In the previous post, I demonstrated simple backtests for trading a number of assets ranked based on their 3, 6, 9, or 12 (i.e lookback periods) month simple returns. While it was not an exhaustive backtest, the results showed that when trading the top 8 ranked assets, the ranking based 3, 6, 9, and 12 month returns resulted in similar performance.

If the results were similar for the different lookback periods, which lookback period should I choose for my strategy? My answer is to include multiple lookback periods in the ranking method.

This can be accomplished by taking the average of the 6, 9, and 12 month returns, or any other n-month returns. This gives us the benefit of diversifying across multiple lookback periods. If I believe that the lookback period of 9 month returns is better than that of the 6 and 12 month, I can use a weighted average to give the 9 month return a higher weight so that it has more influence on determining the rank. This can be implemented easily with what I am calling the WeightAve3ROC() function shown below.

WeightAve3ROC <- function(x, n = c(1,3,6), weights = c(1/3, 1/3, 1/3)){ # Computes the weighted average rate of change based on a vector of periods # and a vector of weights # # args: # x = xts object of simple returns # n = vector of periods to use n = (period1, period2, period3) # weights = a vector of weights for computing the weighted average # # Returns: # xts object of weighted average asset rate of change if((sum(weights) != 1) || (length(n) != 3) || (length(weights) != 3)){ stop("The sum of the weights must equal 1 and the length of n and weights must be 3") } else{ roc1 <- ROC(x, n = n[1], type = "discrete") roc2 <- ROC(x, n = n[2], type = "discrete") roc3 <- ROC(x, n = n[3], type = "discrete") wave <- (roc1 * weights[1] + roc2 * weights[2] + roc3 * weights[3]) / sum(weights) return(wave) } }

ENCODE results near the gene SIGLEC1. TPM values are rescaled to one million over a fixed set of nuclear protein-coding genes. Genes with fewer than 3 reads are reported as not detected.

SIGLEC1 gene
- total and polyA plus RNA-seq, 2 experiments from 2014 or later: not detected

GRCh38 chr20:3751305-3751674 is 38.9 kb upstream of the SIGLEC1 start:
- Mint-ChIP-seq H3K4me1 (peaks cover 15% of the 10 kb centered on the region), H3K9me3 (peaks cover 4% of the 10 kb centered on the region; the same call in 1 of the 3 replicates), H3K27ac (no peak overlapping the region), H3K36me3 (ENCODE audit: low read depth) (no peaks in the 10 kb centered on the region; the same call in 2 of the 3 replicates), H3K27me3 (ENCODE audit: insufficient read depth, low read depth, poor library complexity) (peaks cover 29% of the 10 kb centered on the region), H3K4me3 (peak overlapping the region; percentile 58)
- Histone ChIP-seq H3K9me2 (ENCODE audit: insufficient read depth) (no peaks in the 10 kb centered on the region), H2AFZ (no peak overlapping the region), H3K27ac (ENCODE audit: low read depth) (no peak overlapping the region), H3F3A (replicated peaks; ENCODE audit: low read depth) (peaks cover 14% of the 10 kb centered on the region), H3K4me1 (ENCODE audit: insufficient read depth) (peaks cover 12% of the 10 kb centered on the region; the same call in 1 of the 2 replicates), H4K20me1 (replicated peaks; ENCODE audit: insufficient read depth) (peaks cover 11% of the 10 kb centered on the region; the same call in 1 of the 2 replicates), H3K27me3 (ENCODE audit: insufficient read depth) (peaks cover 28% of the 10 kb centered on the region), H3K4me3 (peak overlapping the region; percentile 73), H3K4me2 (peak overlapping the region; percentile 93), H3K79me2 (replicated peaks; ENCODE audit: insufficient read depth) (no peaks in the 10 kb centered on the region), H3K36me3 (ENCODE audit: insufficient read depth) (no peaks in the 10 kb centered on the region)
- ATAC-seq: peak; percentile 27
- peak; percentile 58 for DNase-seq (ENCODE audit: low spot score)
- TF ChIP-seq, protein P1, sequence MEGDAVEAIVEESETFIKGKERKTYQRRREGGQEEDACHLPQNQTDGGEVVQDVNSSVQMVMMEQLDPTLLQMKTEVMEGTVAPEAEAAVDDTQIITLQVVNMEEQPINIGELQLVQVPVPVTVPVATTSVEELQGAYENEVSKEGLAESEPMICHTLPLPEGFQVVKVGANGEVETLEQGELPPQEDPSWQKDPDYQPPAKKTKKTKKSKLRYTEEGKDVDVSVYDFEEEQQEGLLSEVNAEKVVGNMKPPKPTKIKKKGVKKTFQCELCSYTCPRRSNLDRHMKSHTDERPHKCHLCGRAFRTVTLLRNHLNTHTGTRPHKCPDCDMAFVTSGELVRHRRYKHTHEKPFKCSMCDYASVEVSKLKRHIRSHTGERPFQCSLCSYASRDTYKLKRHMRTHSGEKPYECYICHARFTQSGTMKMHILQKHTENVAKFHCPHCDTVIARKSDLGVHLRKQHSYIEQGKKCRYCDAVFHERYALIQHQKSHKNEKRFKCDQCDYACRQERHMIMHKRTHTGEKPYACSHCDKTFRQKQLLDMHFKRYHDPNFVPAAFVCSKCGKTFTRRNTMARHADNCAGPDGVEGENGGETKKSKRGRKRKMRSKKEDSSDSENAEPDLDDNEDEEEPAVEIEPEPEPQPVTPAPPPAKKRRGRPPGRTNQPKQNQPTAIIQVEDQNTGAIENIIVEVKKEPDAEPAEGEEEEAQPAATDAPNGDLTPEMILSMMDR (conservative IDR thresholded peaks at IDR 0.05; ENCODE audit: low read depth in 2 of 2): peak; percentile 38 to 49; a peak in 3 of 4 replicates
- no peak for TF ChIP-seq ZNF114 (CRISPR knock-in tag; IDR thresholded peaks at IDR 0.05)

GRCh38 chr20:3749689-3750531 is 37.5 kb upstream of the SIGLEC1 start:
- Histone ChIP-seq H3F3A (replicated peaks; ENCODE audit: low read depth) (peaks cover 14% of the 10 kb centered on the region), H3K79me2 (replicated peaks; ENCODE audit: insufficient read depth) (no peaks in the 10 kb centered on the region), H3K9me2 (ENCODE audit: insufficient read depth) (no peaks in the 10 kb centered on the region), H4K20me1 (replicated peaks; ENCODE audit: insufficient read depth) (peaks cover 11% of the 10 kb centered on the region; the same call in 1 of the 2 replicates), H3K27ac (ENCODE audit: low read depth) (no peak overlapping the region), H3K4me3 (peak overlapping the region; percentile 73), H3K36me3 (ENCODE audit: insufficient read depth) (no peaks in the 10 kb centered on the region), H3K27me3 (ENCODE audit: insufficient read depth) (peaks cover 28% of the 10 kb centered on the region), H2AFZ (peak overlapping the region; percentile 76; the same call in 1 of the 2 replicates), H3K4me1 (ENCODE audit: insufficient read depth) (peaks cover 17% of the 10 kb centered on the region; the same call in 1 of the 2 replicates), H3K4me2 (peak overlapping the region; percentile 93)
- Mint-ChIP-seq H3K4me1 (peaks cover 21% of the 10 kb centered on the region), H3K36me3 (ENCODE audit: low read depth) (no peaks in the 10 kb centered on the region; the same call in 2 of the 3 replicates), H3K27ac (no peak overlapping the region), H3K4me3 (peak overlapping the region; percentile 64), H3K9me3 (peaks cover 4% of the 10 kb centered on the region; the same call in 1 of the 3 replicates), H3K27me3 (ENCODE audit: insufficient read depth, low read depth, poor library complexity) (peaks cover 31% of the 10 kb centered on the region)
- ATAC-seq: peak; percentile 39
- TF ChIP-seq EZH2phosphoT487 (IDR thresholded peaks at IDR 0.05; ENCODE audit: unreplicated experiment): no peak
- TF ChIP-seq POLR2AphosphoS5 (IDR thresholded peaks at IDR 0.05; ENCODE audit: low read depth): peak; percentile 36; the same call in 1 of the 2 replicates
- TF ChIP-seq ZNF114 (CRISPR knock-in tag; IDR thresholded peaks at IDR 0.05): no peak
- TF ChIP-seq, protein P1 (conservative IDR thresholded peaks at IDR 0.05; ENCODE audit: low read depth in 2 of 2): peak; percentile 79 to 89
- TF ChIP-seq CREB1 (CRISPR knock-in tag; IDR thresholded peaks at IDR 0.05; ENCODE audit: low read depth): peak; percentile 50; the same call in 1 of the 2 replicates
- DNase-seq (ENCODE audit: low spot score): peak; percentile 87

Created by Pretty R at inside-R.org

The function is pretty self explanatory, but feel free to ask if you have any questions.

Now to the test results. The graph below shows the results from using 6, 9, and 12 month returns as well as an average of 6, 9, and 12 month returns and weighted average of 6, 9, and 12 month returns.

- Case 1: simple momentum test based on 6 month ROC to rank
- Case 2: simple momentum test based on 9 month ROC to rank
- Case 3: simple momentum test based on 12 month ROC to rank
- Case 4: simple momentum test based on average of 6, 9, and 12 month ROC to rank
- Case 5: simple momentum test based on weighted average of 6, 9, and 12 month ROC to rank. Weights are 1/6, 2/3, 1/6 for 6, 9, and 12 month returns.

Here is a table of the returns and maximum drawdowns for the test.

4 Assets 6-Month 9-Month 12-Month Ave Weighted Ave CAGR 0.07576607 0.08270242 0.07040551 0.08278835 0.08466842 Max DD 0.4219671 0.4045444 0.4304139 0.4211499 0.3930215

This test demonstrates how it may be possible to achieve better risk adjusted returns (higher CAGR and lower drawdowns in this case) by considering multiple lookback periods in the ranking method.

Full R code is below. I have included all the functions in the R script below to make it easy for you to reproduce the tests and try things out, but I would recommend putting the functions in a separate file and using source() to load the functions to keep the code cleaner.